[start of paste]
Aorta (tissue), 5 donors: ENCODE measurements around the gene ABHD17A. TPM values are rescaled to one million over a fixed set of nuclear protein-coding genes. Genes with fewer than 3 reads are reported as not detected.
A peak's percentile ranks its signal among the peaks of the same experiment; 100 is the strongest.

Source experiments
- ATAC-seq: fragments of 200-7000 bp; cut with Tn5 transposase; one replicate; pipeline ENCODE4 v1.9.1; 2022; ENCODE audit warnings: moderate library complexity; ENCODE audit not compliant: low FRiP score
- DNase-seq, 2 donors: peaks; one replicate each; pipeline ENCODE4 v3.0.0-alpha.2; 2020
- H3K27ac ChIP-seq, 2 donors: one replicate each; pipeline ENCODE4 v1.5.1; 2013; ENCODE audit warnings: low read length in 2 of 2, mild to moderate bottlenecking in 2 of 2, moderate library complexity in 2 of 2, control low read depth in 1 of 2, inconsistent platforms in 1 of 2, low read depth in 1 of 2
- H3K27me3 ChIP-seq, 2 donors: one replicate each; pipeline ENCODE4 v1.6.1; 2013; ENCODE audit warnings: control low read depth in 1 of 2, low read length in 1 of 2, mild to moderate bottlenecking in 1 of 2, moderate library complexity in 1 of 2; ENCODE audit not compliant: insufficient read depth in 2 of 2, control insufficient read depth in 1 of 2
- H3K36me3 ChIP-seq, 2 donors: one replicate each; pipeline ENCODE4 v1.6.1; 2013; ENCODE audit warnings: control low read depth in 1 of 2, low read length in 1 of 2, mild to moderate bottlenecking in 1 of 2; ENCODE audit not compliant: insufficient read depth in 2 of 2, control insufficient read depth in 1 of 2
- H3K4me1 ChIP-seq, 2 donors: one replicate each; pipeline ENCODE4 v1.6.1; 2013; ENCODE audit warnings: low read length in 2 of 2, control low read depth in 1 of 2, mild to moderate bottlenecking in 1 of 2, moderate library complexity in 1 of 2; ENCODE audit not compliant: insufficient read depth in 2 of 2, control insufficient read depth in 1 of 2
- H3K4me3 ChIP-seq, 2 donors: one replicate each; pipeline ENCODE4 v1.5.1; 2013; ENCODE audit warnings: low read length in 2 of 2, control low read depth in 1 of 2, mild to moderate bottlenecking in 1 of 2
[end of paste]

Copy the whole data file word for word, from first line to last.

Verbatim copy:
Aorta (tissue), 5 donors: ENCODE measurements around the gene ABHD17A. TPM values are rescaled to one million over a fixed set of nuclear protein-coding genes. Genes with fewer than 3 reads are reported as not detected.
A peak's percentile ranks its signal among the peaks of the same experiment; 100 is the strongest.

Source experiments
- ATAC-seq: fragments of 200-7000 bp; cut with Tn5 transposase; one replicate; pipeline ENCODE4 v1.9.1; 2022; ENCODE audit warnings: moderate library complexity; ENCODE audit not compliant: low FRiP score
- DNase-seq, 2 donors: peaks; one replicate each; pipeline ENCODE4 v3.0.0-alpha.2; 2020
- H3K27ac ChIP-seq, 2 donors: one replicate each; pipeline ENCODE4 v1.5.1; 2013; ENCODE audit warnings: low read length in 2 of 2, mild to moderate bottlenecking in 2 of 2, moderate library complexity in 2 of 2, control low read depth in 1 of 2, inconsistent platforms in 1 of 2, low read depth in 1 of 2
- H3K27me3 ChIP-seq, 2 donors: one replicate each; pipeline ENCODE4 v1.6.1; 2013; ENCODE audit warnings: control low read depth in 1 of 2, low read length in 1 of 2, mild to moderate bottlenecking in 1 of 2, moderate library complexity in 1 of 2; ENCODE audit not compliant: insufficient read depth in 2 of 2, control insufficient read depth in 1 of 2
- H3K36me3 ChIP-seq, 2 donors: one replicate each; pipeline ENCODE4 v1.6.1; 2013; ENCODE audit warnings: control low read depth in 1 of 2, low read length in 1 of 2, mild to moderate bottlenecking in 1 of 2; ENCODE audit not compliant: insufficient read depth in 2 of 2, control insufficient read depth in 1 of 2
- H3K4me1 ChIP-seq, 2 donors: one replicate each; pipeline ENCODE4 v1.6.1; 2013; ENCODE audit warnings: low read length in 2 of 2, control low read depth in 1 of 2, mild to moderate bottlenecking in 1 of 2, moderate library complexity in 1 of 2; ENCODE audit not compliant: insufficient read depth in 2 of 2, control insufficient read depth in 1 of 2
- H3K4me3 ChIP-seq, 2 donors: one replicate each; pipeline ENCODE4 v1.5.1; 2013; ENCODE audit warnings: low read length in 2 of 2, control low read depth in 1 of 2, mild to moderate bottlenecking in 1 of 2